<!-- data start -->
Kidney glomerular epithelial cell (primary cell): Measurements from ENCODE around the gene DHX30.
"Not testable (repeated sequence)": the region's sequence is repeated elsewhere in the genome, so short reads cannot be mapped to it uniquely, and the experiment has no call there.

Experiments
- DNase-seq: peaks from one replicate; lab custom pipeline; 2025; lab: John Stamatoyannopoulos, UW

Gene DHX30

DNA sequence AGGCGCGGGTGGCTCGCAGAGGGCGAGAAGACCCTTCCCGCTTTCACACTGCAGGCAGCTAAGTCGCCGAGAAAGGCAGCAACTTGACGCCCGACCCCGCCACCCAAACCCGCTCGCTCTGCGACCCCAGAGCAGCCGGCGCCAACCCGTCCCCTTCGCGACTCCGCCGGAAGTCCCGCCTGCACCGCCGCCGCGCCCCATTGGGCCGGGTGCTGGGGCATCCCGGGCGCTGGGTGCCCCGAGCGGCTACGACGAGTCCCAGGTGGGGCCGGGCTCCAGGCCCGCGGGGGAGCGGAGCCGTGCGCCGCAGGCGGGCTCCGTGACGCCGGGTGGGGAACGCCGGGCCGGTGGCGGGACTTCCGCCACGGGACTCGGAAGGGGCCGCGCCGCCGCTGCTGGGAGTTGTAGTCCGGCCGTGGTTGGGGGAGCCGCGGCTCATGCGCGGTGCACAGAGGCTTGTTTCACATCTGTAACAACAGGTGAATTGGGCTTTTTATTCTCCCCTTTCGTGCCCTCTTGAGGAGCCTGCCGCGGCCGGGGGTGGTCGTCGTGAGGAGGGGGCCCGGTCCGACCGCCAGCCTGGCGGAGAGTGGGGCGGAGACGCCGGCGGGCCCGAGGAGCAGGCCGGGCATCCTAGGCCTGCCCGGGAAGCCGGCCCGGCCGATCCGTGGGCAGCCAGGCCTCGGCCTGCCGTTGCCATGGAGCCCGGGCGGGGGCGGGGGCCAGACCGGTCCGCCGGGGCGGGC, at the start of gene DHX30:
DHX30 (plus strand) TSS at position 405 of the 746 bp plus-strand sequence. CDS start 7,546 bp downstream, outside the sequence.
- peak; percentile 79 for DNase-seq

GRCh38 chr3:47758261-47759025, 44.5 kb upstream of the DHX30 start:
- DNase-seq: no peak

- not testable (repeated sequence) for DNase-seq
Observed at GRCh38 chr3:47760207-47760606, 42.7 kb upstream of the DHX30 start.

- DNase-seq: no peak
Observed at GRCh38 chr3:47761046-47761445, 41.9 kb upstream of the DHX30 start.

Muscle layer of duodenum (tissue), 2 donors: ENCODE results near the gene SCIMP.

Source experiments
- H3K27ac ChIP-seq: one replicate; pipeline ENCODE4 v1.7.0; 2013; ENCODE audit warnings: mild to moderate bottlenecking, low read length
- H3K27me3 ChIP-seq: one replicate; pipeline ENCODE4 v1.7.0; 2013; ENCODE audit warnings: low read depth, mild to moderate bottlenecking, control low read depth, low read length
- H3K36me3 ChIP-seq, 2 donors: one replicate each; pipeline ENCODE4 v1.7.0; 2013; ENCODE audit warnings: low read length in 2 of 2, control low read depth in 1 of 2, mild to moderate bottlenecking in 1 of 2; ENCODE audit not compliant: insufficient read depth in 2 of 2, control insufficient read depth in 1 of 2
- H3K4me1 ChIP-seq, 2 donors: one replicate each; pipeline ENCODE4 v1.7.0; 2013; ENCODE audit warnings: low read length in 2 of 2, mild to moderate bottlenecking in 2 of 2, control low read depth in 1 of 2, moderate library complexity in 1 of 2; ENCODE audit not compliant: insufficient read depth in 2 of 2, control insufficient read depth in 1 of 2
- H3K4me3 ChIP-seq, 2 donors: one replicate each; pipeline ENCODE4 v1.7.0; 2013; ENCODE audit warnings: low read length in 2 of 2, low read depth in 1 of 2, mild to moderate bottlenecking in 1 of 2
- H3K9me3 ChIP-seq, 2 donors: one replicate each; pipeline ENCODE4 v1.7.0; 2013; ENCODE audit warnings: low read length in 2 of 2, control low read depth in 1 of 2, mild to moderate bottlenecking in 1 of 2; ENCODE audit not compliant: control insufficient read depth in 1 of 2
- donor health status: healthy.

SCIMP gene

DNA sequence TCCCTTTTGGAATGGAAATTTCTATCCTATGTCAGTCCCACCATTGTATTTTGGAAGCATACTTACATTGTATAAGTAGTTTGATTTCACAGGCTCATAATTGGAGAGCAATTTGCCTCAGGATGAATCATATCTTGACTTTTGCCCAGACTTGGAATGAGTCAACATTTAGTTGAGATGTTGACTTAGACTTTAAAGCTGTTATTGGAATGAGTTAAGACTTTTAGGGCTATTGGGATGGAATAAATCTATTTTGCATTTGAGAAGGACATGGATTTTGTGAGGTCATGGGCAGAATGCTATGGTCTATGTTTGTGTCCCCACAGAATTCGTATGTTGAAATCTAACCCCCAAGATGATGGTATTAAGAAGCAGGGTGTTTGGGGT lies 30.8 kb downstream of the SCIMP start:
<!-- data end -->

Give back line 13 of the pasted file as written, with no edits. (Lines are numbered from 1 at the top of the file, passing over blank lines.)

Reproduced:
- DNase-seq: no peak